It’s amazing to realise that a ploy like that could work, or that UK audiences managed to see The Matrix without massive spoilers, when it opened several months after the US, or that anyone had the joy of the big reveal in the Sixth Sense. The internet was a different, fledgling beast in those days, obviously.

I loved reading about movies, it turns out, and the snippets of back story here were fantastic to a film geek. Stanley Kubrick took the world’s most famous actor (Tom Cruise) out of circulation for almost 2 years – and that impacted huge tranches of the industry. There’s a lot of revealing info about how much the studios like to meddle, and definitely a sense of how disconnected and damaging poorly devised marketing campaigns can be.

And through all this there’s the reminder of what life was like a scant 20 years ago. That a movie like Boys Don’t Cry was *so* shocking, whereas I’d like to think trans rights have come along a great deal, and today we’re more shocked by Lester drooling over a teenager in American Beauty.

Definitely recommended, then, especially for movie buffs (natch!). Be ready for debates about why some movies get whole chapters, and others brief – if any – mention. Austin Powers was released that year, and Dogma, and I could go on.

Now, can we have a series of these books for every other year, too, please?! ๐Ÿ™‚

NetGalley eARC: 416 pages / 17 chapters
First published: 2019
Series: none
Read from 27th April – 9th May 2019

My rating: 8/10

Safely Endangered Comics – Chris McCoy

safely endangered comics cover

I’ve been seeing Chris McCoy’s work around various social media outlets, and I knew it tickled my sometimes warped, usually geeky kind of humour.

comic panels 'stay at home superheroes' e.g. ironing man

I couldn’t detect any particular order to the comics here, just a random collection of mainly single-page, 2-4 panel jokes. Most of them made me smile, one or two made no sense to me, and rather a lot seemed very relevant to my life.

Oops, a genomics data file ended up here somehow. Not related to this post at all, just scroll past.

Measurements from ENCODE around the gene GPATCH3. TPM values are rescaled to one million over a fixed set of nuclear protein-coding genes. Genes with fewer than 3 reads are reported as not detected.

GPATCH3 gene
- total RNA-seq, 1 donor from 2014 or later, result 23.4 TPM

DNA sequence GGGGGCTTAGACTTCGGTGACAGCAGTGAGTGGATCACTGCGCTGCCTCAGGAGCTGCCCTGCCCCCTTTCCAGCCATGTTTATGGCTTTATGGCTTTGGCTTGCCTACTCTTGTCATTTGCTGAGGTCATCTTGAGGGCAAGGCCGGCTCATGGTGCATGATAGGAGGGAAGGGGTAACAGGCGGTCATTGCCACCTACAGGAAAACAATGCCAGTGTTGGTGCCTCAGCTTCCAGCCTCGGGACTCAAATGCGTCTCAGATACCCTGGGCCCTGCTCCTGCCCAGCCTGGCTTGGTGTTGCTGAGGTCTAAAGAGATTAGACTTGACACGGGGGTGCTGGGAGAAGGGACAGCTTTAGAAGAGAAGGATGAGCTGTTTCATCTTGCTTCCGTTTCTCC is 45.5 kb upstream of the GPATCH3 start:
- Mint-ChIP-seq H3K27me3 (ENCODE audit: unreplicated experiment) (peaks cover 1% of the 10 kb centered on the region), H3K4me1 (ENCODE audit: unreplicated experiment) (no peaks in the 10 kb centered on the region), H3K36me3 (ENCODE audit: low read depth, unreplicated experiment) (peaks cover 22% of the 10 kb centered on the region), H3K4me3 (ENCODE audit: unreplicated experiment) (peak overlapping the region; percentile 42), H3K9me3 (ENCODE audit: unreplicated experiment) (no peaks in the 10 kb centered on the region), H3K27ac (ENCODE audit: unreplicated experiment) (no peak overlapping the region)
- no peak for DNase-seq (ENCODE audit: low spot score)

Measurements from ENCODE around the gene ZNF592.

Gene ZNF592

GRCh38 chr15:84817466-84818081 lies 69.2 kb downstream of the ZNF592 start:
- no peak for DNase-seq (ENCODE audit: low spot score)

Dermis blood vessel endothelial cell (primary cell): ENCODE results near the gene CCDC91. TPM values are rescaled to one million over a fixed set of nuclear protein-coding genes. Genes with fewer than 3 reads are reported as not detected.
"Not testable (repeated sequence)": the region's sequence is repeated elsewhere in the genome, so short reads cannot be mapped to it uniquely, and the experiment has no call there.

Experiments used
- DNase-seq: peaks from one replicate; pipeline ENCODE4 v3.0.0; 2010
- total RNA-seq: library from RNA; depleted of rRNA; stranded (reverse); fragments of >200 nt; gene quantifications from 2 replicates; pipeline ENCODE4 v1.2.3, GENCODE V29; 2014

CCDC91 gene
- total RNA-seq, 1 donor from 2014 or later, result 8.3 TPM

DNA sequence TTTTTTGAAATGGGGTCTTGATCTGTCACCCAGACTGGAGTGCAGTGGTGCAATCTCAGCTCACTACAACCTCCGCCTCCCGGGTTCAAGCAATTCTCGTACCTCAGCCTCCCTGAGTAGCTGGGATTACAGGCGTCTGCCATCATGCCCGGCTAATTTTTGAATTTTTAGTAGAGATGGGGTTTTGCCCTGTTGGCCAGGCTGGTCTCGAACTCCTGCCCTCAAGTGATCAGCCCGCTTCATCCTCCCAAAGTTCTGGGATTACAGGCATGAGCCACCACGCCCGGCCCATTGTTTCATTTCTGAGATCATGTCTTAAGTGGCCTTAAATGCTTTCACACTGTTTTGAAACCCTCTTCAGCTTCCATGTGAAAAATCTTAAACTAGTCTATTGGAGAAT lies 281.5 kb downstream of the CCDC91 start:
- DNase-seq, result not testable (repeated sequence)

comic strip of priority tasks left to end

The style is simple, but effective. The use of colour makes everything that little bit more fun. One word of warning: this contains pretty mature content, both thematically and swearing. And a lot of geekness ๐Ÿ˜‰

NetGalley eARC: 144 pages
First published: 2019
Series: none
Read from 26th-28th April 2019

My rating: 8/10

Guardians of the Galaxy Vol 2 (2017)

guardians of the galaxy 2 poster

Unlike most of the MCU, the characters from Guardians of the Galaxy haven’t shown up in the other movies. So, we had to wait three years – or, one day this time ’round ๐Ÿ˜‰ – for our next chance to see them. Was it worth the wait?

(Obviously, spoilers for the first movie just by mentioning e.g. people that survived to be in this one.)

Banded together after the events of GotG1, our ragtag crew are now ‘heroes’ across the quadrant, taking jobs such as the one we (bar a ‘prologue’) open with. But, as the main crew are doing life-threatening battle in the background, the camera instead focuses on the most adorable Baby Groot, dancing away to Mr Blue Sky. Can I just say how much I LOVE this scene?!

Baby Groot is indeed one of the highlights for me, and the film isn’t short of them. But I have to get the squeeing out of the way first ๐Ÿ™‚

Finding out at the end of the first movie that his father was indeed a ‘being of pure light’, as his ill mother told him, Peter is about to discover his daddy. What can possibly go wrong? We also have the sibling dynamics of Nebula and Gamora, everyone caring for little Baby Groot, and a few new faces.

So. GotG2 is a movie about families. The ones we’re born into, the ones we make for ourselves, the people who become family one way or another. That theme runs deep through the piece, holding together an otherwise slightly manic mix of new and dealing with the evolving group dynamic.

I skipped reviewing this when I first saw it, and I think it’s because it’s such a tough movie to do justice to. I gave it a 9 on my first viewing: the ending almost made me cry, so… y’know. From a comedy o.O However, I was struck by how much I’d forgotten: the civilisation of golden snobs, for instance, or all of the Ravager stuff. So, maybe a mark off for not beingย asย memorable, or just putting too much in?

And yet, it does all work. The new characters – including the wonderfully dippy Mantis (although Drax’s attitudes to her are somewhat abusive while being played for laughs, which is a bit off) – fit in well enough without overshadowing the main group’s interactions with each other. The baddies are done well, feeling like quite natural flow of story.

It’s very fun, very well done, and only very slightly not hitting quite the same joie de vivre I felt for the first – much the same as the wonderful soundtrack, which doesn’t quite stick in the head as much. Still, I think I could stand to rewatch this a few more times…!

And did I mention enough: Baby Groot?!?! ๐Ÿ™‚

Released: 28th April 2017
Viewed: 3rd May 2017 / 19th April 2019 (most recently)
Running time: 136 minutes
Rated: 12A

My rating: 8.5/10